Molecular engineering low-surface energy membranes by grafting perfluoro-tert-butoxy chains containing fluorous silica aerogels†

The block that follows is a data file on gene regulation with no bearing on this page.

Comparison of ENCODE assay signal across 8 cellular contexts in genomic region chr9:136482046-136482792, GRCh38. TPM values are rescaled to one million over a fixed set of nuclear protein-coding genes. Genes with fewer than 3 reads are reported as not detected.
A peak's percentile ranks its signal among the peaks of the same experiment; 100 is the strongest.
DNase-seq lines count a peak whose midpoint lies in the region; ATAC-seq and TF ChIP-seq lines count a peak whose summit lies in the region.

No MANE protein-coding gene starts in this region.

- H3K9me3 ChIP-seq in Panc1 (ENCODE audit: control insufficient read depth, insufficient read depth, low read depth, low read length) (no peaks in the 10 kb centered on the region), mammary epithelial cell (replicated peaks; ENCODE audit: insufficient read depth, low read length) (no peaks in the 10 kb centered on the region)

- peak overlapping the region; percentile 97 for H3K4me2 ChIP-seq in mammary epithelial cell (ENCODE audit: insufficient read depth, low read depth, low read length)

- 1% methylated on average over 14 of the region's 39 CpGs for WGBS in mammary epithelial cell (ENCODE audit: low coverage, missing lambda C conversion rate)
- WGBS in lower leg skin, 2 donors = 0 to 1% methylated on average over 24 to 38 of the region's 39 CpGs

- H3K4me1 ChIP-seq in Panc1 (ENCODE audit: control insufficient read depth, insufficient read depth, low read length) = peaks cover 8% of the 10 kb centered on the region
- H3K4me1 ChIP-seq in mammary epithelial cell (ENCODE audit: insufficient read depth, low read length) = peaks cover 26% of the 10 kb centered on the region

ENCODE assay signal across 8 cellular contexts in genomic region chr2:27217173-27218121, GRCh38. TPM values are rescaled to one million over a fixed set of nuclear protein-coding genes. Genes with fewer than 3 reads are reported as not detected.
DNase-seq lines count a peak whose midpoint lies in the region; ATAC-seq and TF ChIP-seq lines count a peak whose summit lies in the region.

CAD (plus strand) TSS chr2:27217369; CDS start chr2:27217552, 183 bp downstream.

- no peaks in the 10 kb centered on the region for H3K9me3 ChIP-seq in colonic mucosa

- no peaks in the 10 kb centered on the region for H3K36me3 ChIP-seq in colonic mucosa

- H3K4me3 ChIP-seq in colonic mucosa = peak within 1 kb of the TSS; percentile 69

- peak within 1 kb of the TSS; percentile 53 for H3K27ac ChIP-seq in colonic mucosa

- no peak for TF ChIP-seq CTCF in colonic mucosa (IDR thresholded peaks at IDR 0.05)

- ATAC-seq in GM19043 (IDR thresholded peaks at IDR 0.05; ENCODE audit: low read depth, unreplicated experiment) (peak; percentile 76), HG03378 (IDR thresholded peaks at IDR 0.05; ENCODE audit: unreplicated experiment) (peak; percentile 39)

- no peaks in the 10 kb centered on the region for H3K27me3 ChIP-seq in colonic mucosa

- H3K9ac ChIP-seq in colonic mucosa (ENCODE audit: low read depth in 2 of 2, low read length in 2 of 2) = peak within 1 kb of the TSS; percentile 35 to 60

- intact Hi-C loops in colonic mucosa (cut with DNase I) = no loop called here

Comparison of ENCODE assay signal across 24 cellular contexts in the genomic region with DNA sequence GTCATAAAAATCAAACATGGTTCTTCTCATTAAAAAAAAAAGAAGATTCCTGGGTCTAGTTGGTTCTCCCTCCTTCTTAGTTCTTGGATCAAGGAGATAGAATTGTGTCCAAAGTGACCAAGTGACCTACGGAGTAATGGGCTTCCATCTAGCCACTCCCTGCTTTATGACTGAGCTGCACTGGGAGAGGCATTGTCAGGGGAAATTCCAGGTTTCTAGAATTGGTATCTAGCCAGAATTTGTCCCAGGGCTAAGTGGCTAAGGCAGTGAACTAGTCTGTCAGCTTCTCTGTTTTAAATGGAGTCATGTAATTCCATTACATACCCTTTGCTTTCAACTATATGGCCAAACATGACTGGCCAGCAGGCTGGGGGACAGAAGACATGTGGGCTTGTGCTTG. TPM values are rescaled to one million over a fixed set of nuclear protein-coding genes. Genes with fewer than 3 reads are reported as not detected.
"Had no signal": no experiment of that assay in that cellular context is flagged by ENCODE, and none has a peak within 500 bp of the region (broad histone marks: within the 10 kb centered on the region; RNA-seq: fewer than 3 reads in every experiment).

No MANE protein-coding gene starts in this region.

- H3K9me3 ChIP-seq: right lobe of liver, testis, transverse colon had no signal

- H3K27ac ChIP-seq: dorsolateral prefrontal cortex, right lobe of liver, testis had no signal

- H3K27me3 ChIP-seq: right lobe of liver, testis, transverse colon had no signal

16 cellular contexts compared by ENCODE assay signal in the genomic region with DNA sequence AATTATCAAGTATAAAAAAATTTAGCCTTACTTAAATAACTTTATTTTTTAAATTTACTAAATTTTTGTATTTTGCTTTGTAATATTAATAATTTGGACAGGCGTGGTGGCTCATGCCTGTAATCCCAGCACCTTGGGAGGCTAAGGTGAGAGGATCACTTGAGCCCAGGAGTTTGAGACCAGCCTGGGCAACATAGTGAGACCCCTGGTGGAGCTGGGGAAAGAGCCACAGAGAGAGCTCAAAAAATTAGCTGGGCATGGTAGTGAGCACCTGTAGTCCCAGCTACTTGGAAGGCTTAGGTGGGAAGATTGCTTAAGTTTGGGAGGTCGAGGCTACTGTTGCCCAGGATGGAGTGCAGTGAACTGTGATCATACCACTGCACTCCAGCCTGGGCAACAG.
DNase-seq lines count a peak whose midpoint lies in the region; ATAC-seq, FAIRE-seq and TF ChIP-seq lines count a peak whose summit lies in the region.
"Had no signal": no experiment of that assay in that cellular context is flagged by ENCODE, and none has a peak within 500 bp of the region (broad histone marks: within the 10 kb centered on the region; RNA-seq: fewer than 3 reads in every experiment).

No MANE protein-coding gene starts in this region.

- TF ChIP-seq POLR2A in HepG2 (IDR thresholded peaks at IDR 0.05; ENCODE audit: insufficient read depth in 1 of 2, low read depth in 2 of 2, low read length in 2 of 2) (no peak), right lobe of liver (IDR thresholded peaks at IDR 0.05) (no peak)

The recent attention on perfluorinated superhydrophobic membranes has been accompanied by growing concerns over the potential degradation of longer than C6-perfluoroalkyl chain containing compounds in the environment to form bioaccumulating perfluoroalkyl acids. While maintaining the superhydrophobicity of the membrane, we have addressed the problem of bioaccumulation by immobilizing perfluoro-tert-butyl groups on the commercially-available aerogels. The resulting fluorous aerogels were electrosprayed on the top of commercial PVDF membranes to fabricate superhydrophobic membranes. The effects of varying the alkyl chain between the aerogel and the perfluoro-tert-butoxy groups and the concentration of the modified aerogel were studied to identify the optimal membrane for membrane distillation (MD). The fabricated membranes were tested for MD performance with sodium dodecyl sulfate (SDS) and saline water (3.5% NaCl). The F1-SiG100 membrane (prepared by grafting 300 mg of 1-(nonafluoro-tert-butoxy)-4-butylethoxysilane aerogel on 300 mg of PVDF-HFP) exhibited superhydrophobicity (water contact angle = 151.2°), a very rough surface (Ra = 2.17 μm), and an extremely low surface free energy (0.82 ± 0.17 mN m−1). It also showed high resistance to low surface energy feed of up to 0.5 mM SDS and saline water.